Wednesday, 30 November 2011

The Battle of Athelstaneford

Years before Kenneth MacAlpin succeeded in uniting the Kingdoms of Dalriada and Pictland, King Angus of the Scots was invading Lothian, at that time under Northumbrian control. However, the Scots encountered a larger force led by the Northumbrian King Athel.

The Scots army was forced to retreat, and were cornered near the Peffer Burn. Angus's men were severely outnumbered, so the King and his companions (which included Kenneth) prayed to God and the Saints that they would be delivered from the hands of their enemies. Soon after the fighting began, the cross of Saint Andrew appeared in the clouds above the field. Emboldened by this sign from above, the Scots went on to victory, even against such overwhelming odds.

Seeing that the battle was turning in favour of the Scots, King Athel attempted to build a ford and escape across the burn. However, he was slain while trying to cross, and that place was forever known as Athelstaneford.

When Kenneth united the Scots and Picts, creating the Kingdom of Alba, he remembered the Scots' triumph over the Northumbrians at the hands of Sint Andrew, and so Andrew became patron Saint of Scots. The battle is remembered in the Scottish flag, which depicts a white Saltire cross against the blue sky. It is also commemorated in the celebration of St Andrew's day, which is held each year on the 30th of November.


  1. Neat history lesson. ^_^

    Thanks for putting up with my haggis-questions too, haha.

  2. Interesting!

    Huh, Alice In Wonderland, the movie, reminds me of you know, the black pawns(like proxies), and white pawns. Not sure if there's a Black Queen and White Queen.
    Also, the Black King(I' m guessing Slender Man) and White King.
    All of them would be on a chess. Probably as a game or war type I think.

    This thought came over me and it was weird. I have no clue why I would think like this, though.

  3. @Lucia: Aw, now I feel terrible about lying to you. Alright then, I'll tell you the truth.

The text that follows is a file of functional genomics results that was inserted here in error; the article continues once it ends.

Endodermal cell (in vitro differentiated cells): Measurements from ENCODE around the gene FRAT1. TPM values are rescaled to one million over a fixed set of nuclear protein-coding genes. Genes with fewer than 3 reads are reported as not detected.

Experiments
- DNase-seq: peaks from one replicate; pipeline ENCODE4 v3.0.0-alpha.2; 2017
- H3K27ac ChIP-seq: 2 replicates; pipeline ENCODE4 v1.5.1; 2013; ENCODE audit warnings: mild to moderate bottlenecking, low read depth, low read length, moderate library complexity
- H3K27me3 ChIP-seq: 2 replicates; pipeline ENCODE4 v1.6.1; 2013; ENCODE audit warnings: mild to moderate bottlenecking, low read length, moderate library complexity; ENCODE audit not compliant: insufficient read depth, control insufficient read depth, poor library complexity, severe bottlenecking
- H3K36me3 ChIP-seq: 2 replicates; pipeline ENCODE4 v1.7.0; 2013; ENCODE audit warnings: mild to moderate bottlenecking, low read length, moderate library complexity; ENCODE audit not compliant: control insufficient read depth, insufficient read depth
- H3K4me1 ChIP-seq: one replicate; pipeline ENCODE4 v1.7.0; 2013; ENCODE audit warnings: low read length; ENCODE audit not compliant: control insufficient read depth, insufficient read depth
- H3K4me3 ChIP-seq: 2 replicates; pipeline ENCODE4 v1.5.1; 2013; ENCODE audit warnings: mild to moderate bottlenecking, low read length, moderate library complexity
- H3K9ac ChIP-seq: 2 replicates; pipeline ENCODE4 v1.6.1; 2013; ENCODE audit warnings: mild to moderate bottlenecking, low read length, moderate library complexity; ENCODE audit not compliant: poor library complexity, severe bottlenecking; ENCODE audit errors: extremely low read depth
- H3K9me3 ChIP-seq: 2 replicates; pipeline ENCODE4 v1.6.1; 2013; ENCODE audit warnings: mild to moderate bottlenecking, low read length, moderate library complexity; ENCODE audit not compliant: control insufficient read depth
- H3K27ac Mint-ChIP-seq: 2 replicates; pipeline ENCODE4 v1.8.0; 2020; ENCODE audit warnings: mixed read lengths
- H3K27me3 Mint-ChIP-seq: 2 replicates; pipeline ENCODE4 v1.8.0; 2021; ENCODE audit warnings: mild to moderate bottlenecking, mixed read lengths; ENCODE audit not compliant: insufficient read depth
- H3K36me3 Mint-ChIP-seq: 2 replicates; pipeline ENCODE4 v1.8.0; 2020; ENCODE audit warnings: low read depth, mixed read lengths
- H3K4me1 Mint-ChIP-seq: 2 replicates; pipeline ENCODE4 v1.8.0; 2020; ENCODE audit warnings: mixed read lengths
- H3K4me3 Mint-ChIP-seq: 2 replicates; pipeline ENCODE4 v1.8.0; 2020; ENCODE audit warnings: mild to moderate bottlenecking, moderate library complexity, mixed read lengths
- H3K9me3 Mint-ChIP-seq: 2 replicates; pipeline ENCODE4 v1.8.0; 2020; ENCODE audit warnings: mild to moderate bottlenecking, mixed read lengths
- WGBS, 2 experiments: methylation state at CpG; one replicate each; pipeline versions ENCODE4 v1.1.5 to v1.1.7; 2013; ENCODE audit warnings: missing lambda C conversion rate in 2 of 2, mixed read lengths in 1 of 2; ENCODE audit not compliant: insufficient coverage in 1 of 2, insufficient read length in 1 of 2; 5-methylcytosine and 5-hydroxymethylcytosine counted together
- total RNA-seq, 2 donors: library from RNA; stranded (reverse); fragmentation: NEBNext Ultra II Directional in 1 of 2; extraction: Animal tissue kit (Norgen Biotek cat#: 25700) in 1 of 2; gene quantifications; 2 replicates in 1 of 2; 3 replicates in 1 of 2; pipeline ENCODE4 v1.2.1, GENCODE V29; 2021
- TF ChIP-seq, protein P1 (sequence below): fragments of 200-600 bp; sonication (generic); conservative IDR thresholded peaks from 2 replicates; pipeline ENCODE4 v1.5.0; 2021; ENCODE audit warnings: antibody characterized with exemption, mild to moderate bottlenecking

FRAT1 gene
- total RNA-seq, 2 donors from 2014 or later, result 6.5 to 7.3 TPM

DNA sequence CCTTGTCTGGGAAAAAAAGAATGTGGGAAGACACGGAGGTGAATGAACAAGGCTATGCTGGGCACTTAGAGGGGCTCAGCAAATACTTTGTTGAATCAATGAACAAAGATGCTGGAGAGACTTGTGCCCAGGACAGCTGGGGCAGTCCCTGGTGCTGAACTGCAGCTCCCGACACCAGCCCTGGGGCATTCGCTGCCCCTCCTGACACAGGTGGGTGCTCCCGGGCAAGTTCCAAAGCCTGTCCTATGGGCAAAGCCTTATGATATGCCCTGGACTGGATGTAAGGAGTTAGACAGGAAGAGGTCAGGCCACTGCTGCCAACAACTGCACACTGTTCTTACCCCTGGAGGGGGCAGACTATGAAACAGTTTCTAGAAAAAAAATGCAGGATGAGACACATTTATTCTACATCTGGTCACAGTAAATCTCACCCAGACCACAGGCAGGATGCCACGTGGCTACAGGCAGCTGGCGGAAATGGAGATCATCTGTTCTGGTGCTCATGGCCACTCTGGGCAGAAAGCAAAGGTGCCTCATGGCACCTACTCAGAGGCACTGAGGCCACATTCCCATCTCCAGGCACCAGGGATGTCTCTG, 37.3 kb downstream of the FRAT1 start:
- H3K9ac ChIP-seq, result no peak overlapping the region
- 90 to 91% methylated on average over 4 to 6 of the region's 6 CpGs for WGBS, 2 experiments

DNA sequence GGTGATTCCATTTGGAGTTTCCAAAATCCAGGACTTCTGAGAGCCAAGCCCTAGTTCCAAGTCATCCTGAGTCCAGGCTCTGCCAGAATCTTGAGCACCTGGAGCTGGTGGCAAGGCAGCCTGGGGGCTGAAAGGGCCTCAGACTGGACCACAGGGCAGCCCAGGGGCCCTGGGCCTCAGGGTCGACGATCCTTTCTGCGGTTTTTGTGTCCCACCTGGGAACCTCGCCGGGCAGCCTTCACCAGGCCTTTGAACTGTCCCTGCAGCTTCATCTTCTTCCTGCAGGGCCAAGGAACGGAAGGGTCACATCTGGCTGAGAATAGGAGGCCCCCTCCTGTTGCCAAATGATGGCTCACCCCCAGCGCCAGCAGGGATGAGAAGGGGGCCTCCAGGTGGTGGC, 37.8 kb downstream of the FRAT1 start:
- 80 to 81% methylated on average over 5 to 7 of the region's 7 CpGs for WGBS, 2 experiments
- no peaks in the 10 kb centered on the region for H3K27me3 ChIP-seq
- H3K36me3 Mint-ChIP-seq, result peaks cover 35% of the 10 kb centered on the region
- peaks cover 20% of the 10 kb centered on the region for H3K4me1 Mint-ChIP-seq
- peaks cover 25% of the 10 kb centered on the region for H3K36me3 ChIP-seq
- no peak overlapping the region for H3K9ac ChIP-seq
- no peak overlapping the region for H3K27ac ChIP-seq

The haggis is a small furry creature native to the Highlands and Western Isles. It's diet consists of heather and thistles (and any other unappetising plants it might come across.) and its legs on one side are longer than on the other side so that it can stand upright on the steep Scottish hillsides.

    The haggis may be small, but it can run very fast when it wants to, making catching it difficult without the right knowledge. However, there is a very simple trick. Once the haggis is spotted, you get people to hold a net at the bottom of the hill. Then you charge at the haggis head on, making as much noise as you can, so as to scare it and make it try to run away. Of course, with its longer legs towards the the top of the slope, it can't balance anymore so it ends up rolling down the hill into the net.

    The sheep organ thing is just something we say to foreigners, partly to put them off, and partly so that the animal is kept a secret and nobody tries to make off with one and start a farm in their country.

    @Butterfly: I think in Alice In Wonderland it was red and white. And if Slender Man were a chess piece I think he'd be the queen. Most powerful piece on the board, nigh impregnable, and even if you manage to defeat it, it keeps coming back to torment you.

  4. Slender Man as a Queen?!
    But, he's a he.
    Um...ok then. I heard that some people would call him The Black King, though.

  5. I couldn't help but picture a "haigs" in my head, and I have to admit, it gave me a good laugh. Here is your chess metaphor, by the way. A little outdated, but still a pretty good example. By the way, I agree with him being the queen, all the power, movement, and range of the peice, along with the ability to ressurect. Heh, and the only peice that can beat him without a sacrefice is the knight.

    See you around